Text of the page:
Motorcycles

The FIM proposes Trial-E as an Olympic discipline

The FIM proposes Trial-E as an...
Loris Gubian, won the 2018 Trial-E Cup on his Gas Gas eContact
Loris Gubian, won the 2018 Trial-E Cup on his Gas Gas eContact
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Yamaha introduced the 2018 TY-E electric trials bike as a concept model, but also raced it at the FIM Trial-E Cup
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Yamaha introduced the 2018 TY-E electric trials bike as a concept model, but also raced it at the FIM Trial-E Cup
Trial can make for quite a spectacle without requiring expensive infrastructure - as demonstrated here by Christophe Bruand who rode his Electric Motion Sport to third place in the 2018 Trial-E Cup
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Trial can make for quite a spectacle without requiring expensive infrastructure - as demonstrated here by Christophe Bruand who rode his Electric Motion Sport to third place in the 2018 Trial-E Cup
Kenichi Kuroyama rode for Yamaha at the 2018 Trial-E Cup and managed to snatch second place with his TY-E bike
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Kenichi Kuroyama rode for Yamaha at the 2018 Trial-E Cup and managed to snatch second place with his TY-E bike
Loris Gubian, won the 2018 Trial-E Cup on his Gas Gas eContact
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Loris Gubian, won the 2018 Trial-E Cup on his Gas Gas eContact
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Trial riding, the fine art of hopping impossible obstacles on a motorcycle without ever touching a boot down, welcomed an electric class in 2017. After a timid start under world championship banners, the Trial-E Cup has been proposed for the additional sports shortlist of the 2024 Paris Olympic Games.

TheInternational Motorcycling Federation (FIM) has been trying to introduce electric racing classes for quite sometime and it hasn't always been easy. After two failed attempts in2008 and 2013 with the e-Power and eRoadRacing world cups respectively, 2019 will see a new bid for a viable and enjoyable series within the illustrious confines of MotoGP racing.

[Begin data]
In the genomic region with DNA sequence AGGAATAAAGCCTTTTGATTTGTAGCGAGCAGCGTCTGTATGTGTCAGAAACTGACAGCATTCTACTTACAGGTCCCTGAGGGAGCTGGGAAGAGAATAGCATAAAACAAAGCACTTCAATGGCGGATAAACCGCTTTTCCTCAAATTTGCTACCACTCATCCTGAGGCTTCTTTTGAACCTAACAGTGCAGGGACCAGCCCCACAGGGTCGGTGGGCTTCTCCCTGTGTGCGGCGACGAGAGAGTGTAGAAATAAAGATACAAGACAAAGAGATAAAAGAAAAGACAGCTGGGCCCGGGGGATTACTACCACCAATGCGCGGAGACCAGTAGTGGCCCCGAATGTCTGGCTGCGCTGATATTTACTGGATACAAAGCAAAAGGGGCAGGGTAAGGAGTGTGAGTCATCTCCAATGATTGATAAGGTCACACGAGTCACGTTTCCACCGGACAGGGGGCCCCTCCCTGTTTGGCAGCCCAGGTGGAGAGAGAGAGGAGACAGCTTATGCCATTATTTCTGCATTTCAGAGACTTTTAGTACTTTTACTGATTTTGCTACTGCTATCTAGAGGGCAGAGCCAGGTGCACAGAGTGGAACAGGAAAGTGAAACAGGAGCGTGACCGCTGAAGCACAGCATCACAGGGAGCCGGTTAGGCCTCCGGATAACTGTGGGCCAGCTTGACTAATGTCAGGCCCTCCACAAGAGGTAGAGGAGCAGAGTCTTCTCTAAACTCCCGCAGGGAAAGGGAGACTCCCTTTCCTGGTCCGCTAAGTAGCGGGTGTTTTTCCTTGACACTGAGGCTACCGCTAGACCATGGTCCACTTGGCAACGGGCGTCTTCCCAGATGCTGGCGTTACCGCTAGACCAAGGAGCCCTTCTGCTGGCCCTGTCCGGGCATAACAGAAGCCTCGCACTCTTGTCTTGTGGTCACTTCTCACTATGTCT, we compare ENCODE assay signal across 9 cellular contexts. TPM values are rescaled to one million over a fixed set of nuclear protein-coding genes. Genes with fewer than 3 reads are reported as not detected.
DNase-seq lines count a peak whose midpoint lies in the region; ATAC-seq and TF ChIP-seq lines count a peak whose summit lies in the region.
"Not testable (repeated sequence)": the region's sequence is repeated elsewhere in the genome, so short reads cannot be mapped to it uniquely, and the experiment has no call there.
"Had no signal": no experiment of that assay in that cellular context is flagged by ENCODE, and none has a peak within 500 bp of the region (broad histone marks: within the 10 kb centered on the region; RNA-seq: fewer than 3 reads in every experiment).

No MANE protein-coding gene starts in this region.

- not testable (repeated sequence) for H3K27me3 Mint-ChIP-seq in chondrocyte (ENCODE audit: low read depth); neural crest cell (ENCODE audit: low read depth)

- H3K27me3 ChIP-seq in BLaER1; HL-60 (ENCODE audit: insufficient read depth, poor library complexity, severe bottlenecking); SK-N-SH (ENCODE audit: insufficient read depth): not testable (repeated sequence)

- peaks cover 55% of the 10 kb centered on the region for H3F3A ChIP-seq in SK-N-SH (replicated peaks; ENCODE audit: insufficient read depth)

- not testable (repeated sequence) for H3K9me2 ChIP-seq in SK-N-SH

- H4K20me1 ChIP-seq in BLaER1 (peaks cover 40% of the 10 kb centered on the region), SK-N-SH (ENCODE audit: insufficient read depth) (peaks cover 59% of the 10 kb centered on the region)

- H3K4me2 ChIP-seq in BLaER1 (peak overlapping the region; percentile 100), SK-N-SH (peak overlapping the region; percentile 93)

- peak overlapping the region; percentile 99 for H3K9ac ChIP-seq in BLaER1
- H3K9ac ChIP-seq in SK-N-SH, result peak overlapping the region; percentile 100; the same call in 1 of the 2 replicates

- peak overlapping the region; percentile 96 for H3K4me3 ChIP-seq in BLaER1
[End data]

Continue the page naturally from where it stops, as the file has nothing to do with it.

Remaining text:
This time the FIM Enel MotoE World Cup is a seemingly well founded prospect, yet it's not solid enough to support anything other than a single-brand class. Most electric motorcycle manufacturers are too small to afford world-class racing, while the big factories still run on fossil fuel.

As the European Union launches a legislative offensive against the internal combustion engine, the FIM seems keen on taking advantage of this momentum and, in this sense, the Energica-powered MotoE series arrives at the right time. Nevertheless, all other popular world-class motorcycle series – motocross, enduro, superbikes – have no electric class in their ranks.

Even the initially successful experiment of the Isle of Man TT Zero now seems to be dwindling since Polaris pulled the plug on Victory and sold off Brammo to Cummins Inc., leaving Mugen to dominate a grid filled with university prototypes and privateers.

Trial can make for quite a spectacle without requiring expensive infrastructure - as demonstrated here by Christophe Bruand who rode his Electric Motion Sport to third place in the 2018 Trial-E Cup
Trial can make for quite a spectacle without requiring expensive infrastructure - as demonstrated here by Christophe Bruand who rode his Electric Motion Sport to third place in the 2018 Trial-E Cup

One notable exception is Trial, debuting the Trial-E Cup in 2017 with one race in France, following up with the 2018 cup that included two races in France and Belgium. Running the electric series during world championship events offered access to ample publicity, attracting Gas Gas – eventual cup winner – and Yamaha to the mix, along with smaller manufacturers like Electric Motion from France and some prototype machines.

Trial seems like a very convenient sport for electric bikes, as it doesn't rely on horsepower and range is not an issue. Torque is much more important and electric bikes produce it in spades; from then on, it's more about rider skill.

For2019, Trial-E will return with the same two-race format, this time visiting Belgium and the Netherlands in June. But the FIM has bolder plans in mind.

In late January a FIM delegation met with the Organizing Committee of the 2024 Olympic Games to be held in Paris, France, suggesting that Trial-E be included as an additional sport.

Japan had already proposed five new sports for the upcoming 2020 TokyoGames – baseball/softball, sports climbing, karate, surfing and skateboard – and now it was Paris' turn to make its recommendations for the 2024 event it will host.